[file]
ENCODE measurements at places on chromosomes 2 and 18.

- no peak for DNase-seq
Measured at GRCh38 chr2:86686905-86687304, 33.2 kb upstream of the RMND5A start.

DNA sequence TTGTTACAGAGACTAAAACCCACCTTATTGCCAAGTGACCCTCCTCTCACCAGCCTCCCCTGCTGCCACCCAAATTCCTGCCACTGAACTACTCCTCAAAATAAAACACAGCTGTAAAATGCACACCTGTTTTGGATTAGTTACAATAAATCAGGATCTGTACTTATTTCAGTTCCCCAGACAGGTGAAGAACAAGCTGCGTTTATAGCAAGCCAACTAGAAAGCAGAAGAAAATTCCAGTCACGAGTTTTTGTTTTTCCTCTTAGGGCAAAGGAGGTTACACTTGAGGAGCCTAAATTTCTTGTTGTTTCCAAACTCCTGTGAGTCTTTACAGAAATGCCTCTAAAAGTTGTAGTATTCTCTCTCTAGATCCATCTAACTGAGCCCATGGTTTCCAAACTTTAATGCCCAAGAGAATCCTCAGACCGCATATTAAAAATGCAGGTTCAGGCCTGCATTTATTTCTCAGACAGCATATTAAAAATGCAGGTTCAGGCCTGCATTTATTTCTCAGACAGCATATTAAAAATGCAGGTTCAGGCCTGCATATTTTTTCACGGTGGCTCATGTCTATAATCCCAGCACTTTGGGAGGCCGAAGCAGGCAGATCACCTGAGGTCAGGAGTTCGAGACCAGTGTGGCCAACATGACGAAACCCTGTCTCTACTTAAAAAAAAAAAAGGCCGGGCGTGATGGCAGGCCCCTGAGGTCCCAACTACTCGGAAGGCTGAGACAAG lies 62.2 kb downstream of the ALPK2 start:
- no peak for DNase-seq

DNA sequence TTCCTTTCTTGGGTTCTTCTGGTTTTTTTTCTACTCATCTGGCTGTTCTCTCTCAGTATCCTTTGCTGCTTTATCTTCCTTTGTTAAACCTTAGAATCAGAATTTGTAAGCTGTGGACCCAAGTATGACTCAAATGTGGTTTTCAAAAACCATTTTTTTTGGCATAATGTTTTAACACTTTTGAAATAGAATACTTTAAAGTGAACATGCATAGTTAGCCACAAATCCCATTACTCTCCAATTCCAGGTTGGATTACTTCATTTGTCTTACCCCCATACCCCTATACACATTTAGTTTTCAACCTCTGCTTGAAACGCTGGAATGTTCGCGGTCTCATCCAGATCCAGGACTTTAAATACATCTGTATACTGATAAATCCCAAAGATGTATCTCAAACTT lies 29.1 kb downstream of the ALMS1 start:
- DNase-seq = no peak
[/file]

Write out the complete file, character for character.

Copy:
ENCODE measurements at places on chromosomes 2 and 18.

- no peak for DNase-seq
Measured at GRCh38 chr2:86686905-86687304, 33.2 kb upstream of the RMND5A start.

DNA sequence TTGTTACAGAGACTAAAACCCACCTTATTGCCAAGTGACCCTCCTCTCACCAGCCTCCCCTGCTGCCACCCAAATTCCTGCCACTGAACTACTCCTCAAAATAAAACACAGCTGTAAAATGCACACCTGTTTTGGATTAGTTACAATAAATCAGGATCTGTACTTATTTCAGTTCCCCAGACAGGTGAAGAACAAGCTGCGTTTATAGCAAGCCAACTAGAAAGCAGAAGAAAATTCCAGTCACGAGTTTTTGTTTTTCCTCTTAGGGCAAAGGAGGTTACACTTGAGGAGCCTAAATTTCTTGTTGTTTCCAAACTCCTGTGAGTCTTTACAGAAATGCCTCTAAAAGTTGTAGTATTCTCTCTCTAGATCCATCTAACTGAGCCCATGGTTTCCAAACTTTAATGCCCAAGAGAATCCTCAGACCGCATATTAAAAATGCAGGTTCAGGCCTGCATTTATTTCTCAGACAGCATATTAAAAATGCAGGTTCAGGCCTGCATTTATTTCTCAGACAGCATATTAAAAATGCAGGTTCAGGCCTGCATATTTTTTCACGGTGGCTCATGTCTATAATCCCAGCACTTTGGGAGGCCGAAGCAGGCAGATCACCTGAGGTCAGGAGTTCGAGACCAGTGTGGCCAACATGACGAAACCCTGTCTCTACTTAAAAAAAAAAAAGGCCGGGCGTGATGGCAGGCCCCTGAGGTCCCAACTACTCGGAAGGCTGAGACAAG lies 62.2 kb downstream of the ALPK2 start:
- no peak for DNase-seq

DNA sequence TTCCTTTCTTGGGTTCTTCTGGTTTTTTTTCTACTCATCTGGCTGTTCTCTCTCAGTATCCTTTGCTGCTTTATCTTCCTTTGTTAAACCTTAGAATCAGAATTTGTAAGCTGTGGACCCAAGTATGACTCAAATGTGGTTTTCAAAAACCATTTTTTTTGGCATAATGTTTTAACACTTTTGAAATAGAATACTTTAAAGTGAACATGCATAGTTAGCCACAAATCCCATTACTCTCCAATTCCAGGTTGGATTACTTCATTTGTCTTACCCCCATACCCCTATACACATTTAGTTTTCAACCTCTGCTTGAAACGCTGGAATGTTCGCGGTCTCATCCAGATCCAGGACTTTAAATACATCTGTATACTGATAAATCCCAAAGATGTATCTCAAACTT lies 29.1 kb downstream of the ALMS1 start:
- DNase-seq = no peak